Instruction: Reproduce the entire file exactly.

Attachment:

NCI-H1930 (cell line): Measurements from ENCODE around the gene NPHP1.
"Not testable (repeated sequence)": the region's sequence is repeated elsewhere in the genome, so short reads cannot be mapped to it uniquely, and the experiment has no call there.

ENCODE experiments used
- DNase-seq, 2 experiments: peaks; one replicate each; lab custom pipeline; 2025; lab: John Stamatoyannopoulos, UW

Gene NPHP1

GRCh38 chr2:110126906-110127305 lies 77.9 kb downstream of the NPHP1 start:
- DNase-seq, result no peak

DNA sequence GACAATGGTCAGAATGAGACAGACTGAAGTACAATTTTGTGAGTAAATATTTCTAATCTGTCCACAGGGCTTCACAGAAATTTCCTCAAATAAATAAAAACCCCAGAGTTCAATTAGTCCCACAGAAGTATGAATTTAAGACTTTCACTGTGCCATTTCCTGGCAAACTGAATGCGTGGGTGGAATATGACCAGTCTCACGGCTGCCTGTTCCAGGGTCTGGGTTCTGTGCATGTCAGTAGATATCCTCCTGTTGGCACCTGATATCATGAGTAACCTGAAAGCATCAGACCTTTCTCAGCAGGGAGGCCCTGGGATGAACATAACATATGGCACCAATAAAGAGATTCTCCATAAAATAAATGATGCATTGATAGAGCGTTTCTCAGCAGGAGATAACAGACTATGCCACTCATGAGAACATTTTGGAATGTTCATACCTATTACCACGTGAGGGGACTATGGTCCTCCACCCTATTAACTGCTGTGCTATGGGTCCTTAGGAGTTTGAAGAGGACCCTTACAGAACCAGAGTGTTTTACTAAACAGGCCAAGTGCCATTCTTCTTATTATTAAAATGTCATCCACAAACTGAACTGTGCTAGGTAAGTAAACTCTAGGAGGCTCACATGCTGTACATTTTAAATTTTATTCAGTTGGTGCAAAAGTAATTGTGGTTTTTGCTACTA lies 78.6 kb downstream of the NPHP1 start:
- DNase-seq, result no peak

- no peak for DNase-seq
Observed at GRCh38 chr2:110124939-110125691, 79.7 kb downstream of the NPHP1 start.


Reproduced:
NCI-H1930 (cell line): Measurements from ENCODE around the gene NPHP1.
"Not testable (repeated sequence)": the region's sequence is repeated elsewhere in the genome, so short reads cannot be mapped to it uniquely, and the experiment has no call there.

ENCODE experiments used
- DNase-seq, 2 experiments: peaks; one replicate each; lab custom pipeline; 2025; lab: John Stamatoyannopoulos, UW

Gene NPHP1

GRCh38 chr2:110126906-110127305 lies 77.9 kb downstream of the NPHP1 start:
- DNase-seq, result no peak

DNA sequence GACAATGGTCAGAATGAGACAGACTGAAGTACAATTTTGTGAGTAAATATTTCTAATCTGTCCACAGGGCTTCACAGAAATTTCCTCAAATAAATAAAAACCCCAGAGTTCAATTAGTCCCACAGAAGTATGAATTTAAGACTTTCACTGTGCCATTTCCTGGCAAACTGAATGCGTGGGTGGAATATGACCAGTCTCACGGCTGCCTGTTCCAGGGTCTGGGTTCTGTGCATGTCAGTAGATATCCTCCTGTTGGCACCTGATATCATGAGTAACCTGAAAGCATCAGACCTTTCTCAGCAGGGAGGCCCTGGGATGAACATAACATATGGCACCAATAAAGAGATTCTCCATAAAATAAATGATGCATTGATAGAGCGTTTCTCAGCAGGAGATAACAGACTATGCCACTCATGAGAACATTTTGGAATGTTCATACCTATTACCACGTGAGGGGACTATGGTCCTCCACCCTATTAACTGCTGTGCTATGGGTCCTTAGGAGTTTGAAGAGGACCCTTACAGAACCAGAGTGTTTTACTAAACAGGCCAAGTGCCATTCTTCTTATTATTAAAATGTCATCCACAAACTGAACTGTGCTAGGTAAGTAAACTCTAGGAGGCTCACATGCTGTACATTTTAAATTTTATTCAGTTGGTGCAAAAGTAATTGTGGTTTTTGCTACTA lies 78.6 kb downstream of the NPHP1 start:
- DNase-seq, result no peak

- no peak for DNase-seq
Observed at GRCh38 chr2:110124939-110125691, 79.7 kb downstream of the NPHP1 start.